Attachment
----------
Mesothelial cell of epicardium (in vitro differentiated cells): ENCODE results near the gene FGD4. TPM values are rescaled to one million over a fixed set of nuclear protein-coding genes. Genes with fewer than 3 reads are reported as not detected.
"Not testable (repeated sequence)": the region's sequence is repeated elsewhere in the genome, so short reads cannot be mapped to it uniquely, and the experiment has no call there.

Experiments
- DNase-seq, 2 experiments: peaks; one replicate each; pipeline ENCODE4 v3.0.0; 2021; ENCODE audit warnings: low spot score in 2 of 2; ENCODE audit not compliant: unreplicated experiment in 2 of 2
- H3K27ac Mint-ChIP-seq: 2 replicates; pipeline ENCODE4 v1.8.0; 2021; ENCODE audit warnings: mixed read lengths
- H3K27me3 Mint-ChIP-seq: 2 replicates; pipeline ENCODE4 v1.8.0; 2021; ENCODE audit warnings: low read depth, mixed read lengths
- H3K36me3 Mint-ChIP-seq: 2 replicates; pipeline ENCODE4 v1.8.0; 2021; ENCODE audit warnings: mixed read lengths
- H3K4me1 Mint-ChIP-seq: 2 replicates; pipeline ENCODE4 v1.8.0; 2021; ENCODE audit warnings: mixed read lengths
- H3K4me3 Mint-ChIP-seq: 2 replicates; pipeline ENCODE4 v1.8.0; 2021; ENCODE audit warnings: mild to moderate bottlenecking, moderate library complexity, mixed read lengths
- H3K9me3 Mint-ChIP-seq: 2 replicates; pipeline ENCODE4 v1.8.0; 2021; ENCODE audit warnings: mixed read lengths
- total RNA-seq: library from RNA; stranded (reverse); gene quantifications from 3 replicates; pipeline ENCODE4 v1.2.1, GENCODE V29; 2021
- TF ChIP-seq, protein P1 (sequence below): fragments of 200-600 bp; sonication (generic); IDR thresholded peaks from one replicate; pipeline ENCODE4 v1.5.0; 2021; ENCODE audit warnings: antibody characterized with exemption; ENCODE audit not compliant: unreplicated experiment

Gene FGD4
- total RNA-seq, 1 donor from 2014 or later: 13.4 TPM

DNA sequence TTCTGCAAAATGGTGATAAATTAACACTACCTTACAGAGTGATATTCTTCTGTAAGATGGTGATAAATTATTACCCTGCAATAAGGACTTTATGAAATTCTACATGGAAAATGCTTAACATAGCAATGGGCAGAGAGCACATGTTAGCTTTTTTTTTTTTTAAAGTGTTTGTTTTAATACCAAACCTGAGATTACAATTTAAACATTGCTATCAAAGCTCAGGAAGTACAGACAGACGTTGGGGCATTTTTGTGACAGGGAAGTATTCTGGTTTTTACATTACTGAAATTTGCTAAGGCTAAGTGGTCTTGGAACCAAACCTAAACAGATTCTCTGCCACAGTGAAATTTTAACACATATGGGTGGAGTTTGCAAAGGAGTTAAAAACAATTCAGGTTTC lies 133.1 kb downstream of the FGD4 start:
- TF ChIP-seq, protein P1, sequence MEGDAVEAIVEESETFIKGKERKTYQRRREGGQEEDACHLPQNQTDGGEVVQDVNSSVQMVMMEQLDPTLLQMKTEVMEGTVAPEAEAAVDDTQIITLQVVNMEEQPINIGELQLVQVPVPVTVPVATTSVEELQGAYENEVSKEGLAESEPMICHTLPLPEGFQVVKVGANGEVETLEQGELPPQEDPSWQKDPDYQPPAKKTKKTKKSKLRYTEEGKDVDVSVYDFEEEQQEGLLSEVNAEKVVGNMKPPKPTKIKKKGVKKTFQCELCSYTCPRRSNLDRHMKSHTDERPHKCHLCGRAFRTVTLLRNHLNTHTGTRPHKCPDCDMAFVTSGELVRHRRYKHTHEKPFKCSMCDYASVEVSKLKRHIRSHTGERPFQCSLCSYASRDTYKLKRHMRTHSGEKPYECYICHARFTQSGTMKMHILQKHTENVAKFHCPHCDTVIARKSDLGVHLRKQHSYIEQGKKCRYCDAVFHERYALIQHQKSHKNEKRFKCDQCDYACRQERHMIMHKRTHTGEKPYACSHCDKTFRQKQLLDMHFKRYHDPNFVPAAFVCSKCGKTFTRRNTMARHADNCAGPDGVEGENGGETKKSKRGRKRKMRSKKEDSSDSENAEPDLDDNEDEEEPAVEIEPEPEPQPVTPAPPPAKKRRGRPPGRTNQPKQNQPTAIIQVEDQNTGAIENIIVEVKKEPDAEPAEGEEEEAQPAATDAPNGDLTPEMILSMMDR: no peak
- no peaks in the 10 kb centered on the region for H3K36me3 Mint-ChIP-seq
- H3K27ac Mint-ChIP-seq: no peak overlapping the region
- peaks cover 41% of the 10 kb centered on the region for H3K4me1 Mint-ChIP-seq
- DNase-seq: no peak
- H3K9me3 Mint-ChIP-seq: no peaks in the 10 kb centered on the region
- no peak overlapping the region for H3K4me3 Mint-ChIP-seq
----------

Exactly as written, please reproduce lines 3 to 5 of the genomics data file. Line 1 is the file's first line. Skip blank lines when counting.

Experiments
- DNase-seq, 2 experiments: peaks; one replicate each; pipeline ENCODE4 v3.0.0; 2021; ENCODE audit warnings: low spot score in 2 of 2; ENCODE audit not compliant: unreplicated experiment in 2 of 2
- H3K27ac Mint-ChIP-seq: 2 replicates; pipeline ENCODE4 v1.8.0; 2021; ENCODE audit warnings: mixed read lengths